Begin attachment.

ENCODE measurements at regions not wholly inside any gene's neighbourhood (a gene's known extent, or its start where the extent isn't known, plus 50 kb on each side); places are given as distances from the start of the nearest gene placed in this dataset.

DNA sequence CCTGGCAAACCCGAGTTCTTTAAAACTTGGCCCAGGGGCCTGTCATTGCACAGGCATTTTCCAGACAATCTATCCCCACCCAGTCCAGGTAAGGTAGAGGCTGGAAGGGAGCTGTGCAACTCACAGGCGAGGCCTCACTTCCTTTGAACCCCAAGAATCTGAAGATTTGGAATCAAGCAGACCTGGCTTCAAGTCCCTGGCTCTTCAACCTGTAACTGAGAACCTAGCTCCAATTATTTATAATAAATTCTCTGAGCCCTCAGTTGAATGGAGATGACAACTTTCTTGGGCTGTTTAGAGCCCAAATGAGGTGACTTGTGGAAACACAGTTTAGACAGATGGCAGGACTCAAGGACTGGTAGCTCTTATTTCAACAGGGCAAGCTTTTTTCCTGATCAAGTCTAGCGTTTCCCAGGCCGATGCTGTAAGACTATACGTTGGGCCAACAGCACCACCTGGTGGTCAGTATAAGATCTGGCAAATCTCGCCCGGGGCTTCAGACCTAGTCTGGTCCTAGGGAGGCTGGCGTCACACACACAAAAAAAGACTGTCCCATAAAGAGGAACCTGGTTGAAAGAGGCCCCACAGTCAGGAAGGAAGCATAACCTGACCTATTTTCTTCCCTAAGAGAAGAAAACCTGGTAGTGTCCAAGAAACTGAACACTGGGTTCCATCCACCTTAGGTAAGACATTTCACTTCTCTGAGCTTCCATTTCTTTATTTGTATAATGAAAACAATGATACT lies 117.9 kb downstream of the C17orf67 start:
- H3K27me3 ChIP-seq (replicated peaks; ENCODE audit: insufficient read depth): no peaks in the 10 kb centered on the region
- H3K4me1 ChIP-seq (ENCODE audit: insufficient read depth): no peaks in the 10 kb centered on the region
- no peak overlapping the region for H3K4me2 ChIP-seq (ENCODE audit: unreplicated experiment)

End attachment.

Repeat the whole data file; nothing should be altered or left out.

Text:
ENCODE measurements at regions not wholly inside any gene's neighbourhood (a gene's known extent, or its start where the extent isn't known, plus 50 kb on each side); places are given as distances from the start of the nearest gene placed in this dataset.

DNA sequence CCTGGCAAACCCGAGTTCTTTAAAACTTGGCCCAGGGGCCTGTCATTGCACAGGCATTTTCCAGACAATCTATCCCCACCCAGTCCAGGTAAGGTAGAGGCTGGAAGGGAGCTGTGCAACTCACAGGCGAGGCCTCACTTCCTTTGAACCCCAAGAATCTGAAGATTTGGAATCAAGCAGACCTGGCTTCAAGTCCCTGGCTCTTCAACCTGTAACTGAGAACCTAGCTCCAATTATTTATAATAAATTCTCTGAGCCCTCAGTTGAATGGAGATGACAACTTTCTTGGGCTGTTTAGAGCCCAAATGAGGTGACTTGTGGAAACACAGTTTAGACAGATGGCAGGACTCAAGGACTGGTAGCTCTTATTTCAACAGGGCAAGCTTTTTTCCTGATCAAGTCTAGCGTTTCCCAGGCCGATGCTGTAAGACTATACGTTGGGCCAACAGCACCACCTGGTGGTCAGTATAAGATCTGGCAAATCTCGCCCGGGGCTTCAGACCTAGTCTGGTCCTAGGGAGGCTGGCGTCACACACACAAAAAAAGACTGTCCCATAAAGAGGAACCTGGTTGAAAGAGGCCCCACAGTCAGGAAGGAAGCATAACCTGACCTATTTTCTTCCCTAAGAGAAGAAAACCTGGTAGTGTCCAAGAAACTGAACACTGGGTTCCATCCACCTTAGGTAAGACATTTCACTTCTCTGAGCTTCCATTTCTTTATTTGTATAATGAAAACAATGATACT lies 117.9 kb downstream of the C17orf67 start:
- H3K27me3 ChIP-seq (replicated peaks; ENCODE audit: insufficient read depth): no peaks in the 10 kb centered on the region
- H3K4me1 ChIP-seq (ENCODE audit: insufficient read depth): no peaks in the 10 kb centered on the region
- no peak overlapping the region for H3K4me2 ChIP-seq (ENCODE audit: unreplicated experiment)